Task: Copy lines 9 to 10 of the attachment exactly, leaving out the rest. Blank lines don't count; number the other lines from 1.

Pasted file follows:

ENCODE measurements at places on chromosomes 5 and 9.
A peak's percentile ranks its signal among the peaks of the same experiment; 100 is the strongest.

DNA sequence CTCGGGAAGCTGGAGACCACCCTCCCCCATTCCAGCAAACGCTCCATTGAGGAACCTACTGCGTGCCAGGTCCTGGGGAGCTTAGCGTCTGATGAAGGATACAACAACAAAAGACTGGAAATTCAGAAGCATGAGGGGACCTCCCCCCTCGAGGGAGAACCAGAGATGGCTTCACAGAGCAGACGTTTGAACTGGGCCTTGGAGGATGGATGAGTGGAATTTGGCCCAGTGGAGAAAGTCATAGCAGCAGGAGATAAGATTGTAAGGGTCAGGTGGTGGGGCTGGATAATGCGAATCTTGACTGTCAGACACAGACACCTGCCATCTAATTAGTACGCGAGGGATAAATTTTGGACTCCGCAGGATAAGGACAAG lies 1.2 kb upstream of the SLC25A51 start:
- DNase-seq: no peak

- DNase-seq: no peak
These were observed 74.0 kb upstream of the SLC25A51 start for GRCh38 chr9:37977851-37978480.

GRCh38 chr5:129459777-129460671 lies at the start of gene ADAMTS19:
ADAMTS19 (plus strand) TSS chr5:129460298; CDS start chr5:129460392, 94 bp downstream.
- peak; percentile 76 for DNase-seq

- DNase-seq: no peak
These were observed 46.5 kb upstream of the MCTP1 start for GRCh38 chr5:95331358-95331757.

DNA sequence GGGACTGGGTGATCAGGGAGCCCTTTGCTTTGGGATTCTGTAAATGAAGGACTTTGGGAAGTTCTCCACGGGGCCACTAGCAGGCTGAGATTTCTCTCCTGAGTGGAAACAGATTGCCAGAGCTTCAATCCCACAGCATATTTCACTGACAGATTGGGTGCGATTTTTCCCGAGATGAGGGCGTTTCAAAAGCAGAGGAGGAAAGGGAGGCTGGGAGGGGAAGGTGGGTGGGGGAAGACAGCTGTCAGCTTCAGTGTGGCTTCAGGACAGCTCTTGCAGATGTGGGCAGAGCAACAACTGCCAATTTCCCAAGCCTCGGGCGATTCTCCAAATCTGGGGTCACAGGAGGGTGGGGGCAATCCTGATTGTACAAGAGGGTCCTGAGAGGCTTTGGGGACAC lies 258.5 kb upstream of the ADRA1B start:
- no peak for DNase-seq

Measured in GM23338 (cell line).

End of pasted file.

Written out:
- peak; percentile 76 for DNase-seq

- DNase-seq: no peak